I liked this movie. I thought the black humor struck an absolutely brilliant tone (when it wasn’t at the expense of POC or disabled people), and that the feeling of impotent anger in the writing really speaks to our time in a visceral way. But as long as we’re talking about its cultural context, if Three Billboards wins Best Picture over a film like Get Out, which portrayed violence against black bodies in a brilliantly humanizing way, would feel like adding insult to injury.
Completely agree—this is not the Best Picture of the year.
Quite simply, making a movie about systemic injustice in 2017, and making it about poor(ish) white folks, isn’t and can’t be right or good or Best. It can only be political, and so I think the value you assign to the film depends entirely on your sense of the urgency and efficacy of its political message.
To me, a straight white man possessed of every form of privilege scientists have so far discovered names for, this message does seem urgent, and at least potentially efficacious, which makes me think it’s fair to call Three Billboards a great movie for this moment, but not the Best one. The comparison to Get Out is incredibly apt, because one (of many) spectacular achievement of that film is to take a sociopolitical context as its raw material and fashion out of it a self-justifyingly dramatic narrative. Get Out makes the political personal, and thereby timeless, while Three Billboards makes the personal political, and therefore momentary.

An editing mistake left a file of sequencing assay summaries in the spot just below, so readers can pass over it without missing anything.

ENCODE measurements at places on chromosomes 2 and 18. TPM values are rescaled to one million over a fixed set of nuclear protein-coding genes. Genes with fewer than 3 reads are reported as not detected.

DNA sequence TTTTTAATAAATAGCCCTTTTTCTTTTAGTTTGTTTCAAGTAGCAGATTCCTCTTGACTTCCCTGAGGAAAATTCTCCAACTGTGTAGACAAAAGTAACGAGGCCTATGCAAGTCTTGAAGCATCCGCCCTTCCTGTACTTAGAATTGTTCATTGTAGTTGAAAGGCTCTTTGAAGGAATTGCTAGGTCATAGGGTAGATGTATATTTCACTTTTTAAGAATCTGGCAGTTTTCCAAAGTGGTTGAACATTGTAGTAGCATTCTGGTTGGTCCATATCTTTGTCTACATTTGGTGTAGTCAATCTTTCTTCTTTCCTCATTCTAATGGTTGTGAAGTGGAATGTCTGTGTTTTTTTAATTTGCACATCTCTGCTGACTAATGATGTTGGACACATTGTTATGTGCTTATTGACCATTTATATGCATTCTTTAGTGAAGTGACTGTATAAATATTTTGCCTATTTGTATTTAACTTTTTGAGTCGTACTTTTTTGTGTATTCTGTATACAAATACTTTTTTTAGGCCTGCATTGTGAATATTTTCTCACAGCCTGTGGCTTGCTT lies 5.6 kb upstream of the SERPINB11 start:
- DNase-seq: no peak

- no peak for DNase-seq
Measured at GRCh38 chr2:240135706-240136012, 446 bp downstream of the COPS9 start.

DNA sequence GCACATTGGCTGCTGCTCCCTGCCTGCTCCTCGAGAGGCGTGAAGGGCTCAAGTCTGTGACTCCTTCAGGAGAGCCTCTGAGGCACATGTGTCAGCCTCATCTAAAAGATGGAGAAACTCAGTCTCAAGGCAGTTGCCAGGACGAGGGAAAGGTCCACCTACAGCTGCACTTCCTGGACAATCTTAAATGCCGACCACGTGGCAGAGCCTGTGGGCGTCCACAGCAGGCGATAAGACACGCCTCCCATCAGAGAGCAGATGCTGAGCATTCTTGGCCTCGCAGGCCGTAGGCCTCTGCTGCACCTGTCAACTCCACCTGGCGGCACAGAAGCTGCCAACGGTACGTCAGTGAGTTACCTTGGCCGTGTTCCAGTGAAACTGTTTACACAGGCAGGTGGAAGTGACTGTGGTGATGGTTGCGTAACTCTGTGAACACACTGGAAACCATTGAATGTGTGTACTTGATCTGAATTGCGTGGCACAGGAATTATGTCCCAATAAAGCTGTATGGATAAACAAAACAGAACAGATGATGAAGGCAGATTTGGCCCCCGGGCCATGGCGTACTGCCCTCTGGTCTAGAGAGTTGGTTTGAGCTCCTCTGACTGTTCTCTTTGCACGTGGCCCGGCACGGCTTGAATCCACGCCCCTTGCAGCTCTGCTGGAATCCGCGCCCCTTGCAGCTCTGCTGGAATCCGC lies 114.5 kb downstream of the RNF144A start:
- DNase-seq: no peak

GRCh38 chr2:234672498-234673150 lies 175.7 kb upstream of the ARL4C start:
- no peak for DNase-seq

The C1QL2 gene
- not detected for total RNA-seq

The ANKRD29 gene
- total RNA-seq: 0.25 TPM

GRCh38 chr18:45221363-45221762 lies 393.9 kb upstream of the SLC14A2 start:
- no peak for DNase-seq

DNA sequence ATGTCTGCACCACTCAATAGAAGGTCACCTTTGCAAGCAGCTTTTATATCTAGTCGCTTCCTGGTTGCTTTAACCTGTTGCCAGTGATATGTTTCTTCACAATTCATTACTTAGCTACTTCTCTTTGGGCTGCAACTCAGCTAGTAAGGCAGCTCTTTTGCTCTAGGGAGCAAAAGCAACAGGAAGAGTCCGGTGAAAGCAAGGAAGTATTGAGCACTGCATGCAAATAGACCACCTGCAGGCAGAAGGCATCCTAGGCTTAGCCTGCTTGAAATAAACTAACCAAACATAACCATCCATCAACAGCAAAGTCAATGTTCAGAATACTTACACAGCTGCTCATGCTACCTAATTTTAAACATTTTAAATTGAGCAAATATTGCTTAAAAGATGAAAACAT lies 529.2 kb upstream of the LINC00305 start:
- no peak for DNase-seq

There is a fair amount of existential despair packed into my calling Three Billboards a great movie: I believed in the political speech of FNL at the time, around 2010 and the few years after. Then, the most urgent political message seemed to be creating empathy and identification with the experiences of women and people of color in a society still structurally biased against them, even as the forms of lip-service towards marginalized communities became ever more elaborate. Today, in a society with a suddenly-discovered willingness to accept and applaud outright racism in public speech and policy, it seems much more urgent to get the point across that in the phrase “person-of-color torturing”, the real problem isn’t with the first word but the second.
All of which to say that I hope the moment in which the content of Three Billboards seems at all necessary or even justifiable rapidly passes us by. But also that Frances McDormand gets to make another award speech on Sunday, because those are fun.